Phiaton packages the Chord with a nice slew of accessories, one of them is a nice carrying pouch, the same one that comes with the Bridge (MS 500). The pouch is compact enough to fit into an averaged size bag, but also large enough to hold all of its accessories (charging cable, mic’d cable, inflight adapters, etc.). It’ll do a good job protecting the headphones when they aren’t in use, although it really doesn’t need it.
As stated before, Phiaton seems to have a knack for choosing the right materials for the job, in the case of the Chord, the materials, mainly metal and rubber (for the headband), creates a strong construction that will last. The metallic housings and arms give a very nice firm base which makes them feel solid. All the ports and openings are covered by flaps that sit around the bezel of the housing.
Each housing slides on a metal arm that hinges onto the headband. Like the housings, the headband has a matted, black metal exterior. The metal is strong, yet flexible and does a great job. It also seems that there is a metal skeleton as well. The underside of the headband is air-filled rubber which acts as a padding.
For those that will be using these wired, the cable is of good quality; it’s the same one that comes with the Fusion. The cable is red and uses standard rubber. It has ample thickness to it and remains flexible, but also has good strength to it. The jacks have decently-sized strain reliefs and the headphone jack itself is angled at 90 degrees.
The Chord’s an on-ear model with supple, large ear pads that cover the entire ear. They actually are quite comfortable overall and are soft to the touch. Like most current headphones, they do use memory foam to ensure the perfect fit and seal. The headband padding is air-filled with a rubber skeleton. This would be the weak spot of the comfort. This “padding” works OK, but definitely isn’t the best. It’s a little tougher than I’d like it to be and can get a little discomforting after a couple hours of straight use.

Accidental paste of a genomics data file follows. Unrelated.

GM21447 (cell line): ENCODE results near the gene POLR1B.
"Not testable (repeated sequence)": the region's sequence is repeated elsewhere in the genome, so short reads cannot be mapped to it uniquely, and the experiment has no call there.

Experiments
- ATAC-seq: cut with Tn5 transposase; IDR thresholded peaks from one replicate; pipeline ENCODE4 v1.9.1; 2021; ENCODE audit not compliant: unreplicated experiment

The Phiaton Chord come priced just under 350 dollars. This is a relatively steep price for a pair of headphones, but it contends well in its price bracket being comparable to the V-Moda M-100, NAD VISO HP50, and even things like the B&W P7. The downside is that its competition are over-ear models, and at this price range, I would rather an over-ear model. I can forgive that though as the Chord also offer the ability to run wirelessly over BT and have active noise canceling. So the use of wired vs wireless is good to have.
The noise canceling is definitely a feature that is useful. It cuts out the majority of unwanted bass but also cuts out the headphone’s own bass resonances. At times, the algorithm will not work properly and you’ll have an odd floppy sound.
I do have to say that I was impressed with the Chord’s offering as the headphones sounded great. With the Chord, Phiaton wanted to release a model that would offer great sound quality over a wireless, Bluetooth signal all inside of an aesthetically pleasing package. With that said, mission accomplished.
I’d like to thank Phiaton for the review sample.